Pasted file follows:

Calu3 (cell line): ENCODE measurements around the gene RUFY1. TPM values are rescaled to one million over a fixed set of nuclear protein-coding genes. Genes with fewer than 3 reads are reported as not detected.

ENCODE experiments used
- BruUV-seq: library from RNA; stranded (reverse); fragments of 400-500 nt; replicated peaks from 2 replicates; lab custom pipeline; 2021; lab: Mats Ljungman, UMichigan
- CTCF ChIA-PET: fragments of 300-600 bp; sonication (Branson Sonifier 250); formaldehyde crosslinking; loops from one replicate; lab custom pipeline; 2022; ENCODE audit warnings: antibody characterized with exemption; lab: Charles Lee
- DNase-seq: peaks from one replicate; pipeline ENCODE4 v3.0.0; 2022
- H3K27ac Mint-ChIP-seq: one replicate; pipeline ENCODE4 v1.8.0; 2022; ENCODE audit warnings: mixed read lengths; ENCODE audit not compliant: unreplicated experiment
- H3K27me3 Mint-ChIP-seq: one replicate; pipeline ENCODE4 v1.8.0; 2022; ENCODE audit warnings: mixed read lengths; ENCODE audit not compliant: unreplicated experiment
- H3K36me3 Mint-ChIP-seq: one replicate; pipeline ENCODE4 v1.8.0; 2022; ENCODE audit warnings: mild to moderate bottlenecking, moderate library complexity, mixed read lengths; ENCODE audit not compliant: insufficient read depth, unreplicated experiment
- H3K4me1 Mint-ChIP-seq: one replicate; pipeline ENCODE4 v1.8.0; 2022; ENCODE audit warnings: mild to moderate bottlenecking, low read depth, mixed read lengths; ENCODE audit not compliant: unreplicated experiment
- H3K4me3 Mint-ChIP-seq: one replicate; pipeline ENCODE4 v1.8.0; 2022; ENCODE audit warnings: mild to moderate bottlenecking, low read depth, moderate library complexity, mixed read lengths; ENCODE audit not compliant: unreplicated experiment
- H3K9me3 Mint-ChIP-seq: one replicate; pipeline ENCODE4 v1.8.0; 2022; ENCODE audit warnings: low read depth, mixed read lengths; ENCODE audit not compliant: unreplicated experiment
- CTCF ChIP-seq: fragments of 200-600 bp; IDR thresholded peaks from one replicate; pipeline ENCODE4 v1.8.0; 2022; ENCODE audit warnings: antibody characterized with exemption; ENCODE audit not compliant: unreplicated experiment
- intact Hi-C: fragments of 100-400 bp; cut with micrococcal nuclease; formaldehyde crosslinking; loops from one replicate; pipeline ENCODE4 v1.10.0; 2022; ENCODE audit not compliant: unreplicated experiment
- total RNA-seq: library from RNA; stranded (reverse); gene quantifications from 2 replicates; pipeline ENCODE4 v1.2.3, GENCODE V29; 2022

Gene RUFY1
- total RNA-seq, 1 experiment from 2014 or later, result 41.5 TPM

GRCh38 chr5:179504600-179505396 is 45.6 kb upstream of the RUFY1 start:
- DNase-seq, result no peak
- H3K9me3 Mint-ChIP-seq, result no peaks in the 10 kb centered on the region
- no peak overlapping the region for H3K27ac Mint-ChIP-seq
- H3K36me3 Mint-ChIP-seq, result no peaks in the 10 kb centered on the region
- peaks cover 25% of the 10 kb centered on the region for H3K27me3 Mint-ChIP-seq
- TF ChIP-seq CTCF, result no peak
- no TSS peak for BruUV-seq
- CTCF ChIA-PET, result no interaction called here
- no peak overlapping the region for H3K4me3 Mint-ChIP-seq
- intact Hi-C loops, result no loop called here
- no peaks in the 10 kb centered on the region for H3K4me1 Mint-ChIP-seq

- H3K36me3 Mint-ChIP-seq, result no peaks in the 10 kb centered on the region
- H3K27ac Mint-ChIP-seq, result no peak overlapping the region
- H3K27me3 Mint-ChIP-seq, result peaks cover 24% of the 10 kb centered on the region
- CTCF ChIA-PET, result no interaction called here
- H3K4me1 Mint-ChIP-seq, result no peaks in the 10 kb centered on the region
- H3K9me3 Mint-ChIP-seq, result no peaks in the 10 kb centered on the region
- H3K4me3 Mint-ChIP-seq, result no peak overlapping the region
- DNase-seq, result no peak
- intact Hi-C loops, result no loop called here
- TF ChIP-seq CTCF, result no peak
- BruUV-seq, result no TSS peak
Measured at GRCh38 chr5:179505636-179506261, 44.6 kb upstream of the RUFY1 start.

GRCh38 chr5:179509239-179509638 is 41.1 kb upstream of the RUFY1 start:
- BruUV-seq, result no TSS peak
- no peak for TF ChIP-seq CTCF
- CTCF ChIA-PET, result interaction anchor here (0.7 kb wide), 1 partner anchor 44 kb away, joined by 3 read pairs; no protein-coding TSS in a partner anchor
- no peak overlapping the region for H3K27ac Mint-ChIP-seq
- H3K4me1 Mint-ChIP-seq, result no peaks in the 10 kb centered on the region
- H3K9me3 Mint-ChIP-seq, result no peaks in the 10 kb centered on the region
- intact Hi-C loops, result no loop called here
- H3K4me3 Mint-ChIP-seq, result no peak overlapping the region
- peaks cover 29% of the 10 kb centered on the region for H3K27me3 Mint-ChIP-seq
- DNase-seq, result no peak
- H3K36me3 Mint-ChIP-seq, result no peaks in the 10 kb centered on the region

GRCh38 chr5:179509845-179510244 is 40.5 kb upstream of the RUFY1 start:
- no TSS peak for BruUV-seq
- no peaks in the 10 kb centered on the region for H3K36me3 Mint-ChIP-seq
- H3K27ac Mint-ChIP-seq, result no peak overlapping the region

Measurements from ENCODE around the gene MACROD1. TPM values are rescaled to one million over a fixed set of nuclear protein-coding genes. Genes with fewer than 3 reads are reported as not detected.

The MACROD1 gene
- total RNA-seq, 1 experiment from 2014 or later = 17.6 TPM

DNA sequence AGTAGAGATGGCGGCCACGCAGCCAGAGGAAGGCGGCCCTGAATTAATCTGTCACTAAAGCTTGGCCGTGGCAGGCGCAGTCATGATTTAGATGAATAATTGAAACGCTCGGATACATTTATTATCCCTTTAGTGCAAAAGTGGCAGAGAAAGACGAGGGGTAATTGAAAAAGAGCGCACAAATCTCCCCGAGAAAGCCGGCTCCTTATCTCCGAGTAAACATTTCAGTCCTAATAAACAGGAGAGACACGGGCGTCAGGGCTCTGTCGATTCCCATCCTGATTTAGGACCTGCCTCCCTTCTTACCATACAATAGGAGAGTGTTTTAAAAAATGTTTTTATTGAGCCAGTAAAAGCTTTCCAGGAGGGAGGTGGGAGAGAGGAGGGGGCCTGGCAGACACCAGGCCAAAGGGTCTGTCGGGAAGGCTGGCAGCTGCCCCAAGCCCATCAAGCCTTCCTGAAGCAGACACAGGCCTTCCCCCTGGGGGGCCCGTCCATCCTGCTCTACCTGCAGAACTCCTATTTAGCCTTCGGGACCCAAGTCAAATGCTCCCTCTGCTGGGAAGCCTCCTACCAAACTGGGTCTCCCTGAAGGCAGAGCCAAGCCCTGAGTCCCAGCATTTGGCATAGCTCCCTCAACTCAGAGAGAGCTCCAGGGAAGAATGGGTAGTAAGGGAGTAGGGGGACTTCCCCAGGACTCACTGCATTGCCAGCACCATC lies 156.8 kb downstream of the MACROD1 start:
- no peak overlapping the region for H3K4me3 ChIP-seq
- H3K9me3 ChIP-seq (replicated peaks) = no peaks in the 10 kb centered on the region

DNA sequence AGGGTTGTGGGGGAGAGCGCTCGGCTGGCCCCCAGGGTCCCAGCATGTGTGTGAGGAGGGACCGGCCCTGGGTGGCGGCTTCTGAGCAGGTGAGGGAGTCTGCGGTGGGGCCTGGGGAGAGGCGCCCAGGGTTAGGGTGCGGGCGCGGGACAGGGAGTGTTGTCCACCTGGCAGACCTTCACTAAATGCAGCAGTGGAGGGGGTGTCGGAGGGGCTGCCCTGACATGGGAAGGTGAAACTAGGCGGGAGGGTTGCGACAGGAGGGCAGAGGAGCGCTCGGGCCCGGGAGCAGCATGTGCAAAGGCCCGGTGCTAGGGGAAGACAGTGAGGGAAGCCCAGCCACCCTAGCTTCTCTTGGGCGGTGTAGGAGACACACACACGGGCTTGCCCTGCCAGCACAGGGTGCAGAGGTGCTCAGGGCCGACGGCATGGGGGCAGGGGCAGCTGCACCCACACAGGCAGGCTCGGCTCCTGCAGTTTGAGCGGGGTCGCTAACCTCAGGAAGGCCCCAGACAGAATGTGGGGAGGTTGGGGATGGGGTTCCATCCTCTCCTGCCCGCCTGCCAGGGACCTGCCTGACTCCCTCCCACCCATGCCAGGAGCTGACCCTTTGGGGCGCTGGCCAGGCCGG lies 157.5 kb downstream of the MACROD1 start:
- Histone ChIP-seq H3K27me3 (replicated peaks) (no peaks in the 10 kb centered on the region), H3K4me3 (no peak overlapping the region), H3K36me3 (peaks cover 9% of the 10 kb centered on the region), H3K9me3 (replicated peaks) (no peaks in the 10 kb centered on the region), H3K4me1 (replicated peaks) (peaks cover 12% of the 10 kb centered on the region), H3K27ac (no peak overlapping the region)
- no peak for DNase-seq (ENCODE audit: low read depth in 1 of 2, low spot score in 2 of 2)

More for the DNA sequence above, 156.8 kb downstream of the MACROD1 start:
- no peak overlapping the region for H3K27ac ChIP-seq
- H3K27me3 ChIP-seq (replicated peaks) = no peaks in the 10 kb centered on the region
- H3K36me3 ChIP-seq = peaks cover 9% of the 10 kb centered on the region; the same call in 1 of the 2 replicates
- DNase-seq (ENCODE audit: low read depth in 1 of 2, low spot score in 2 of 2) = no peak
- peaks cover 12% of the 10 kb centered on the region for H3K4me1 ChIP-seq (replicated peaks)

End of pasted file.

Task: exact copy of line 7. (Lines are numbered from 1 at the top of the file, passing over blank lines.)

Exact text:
- H3K27me3 Mint-ChIP-seq: one replicate; pipeline ENCODE4 v1.8.0; 2022; ENCODE audit warnings: mixed read lengths; ENCODE audit not compliant: unreplicated experiment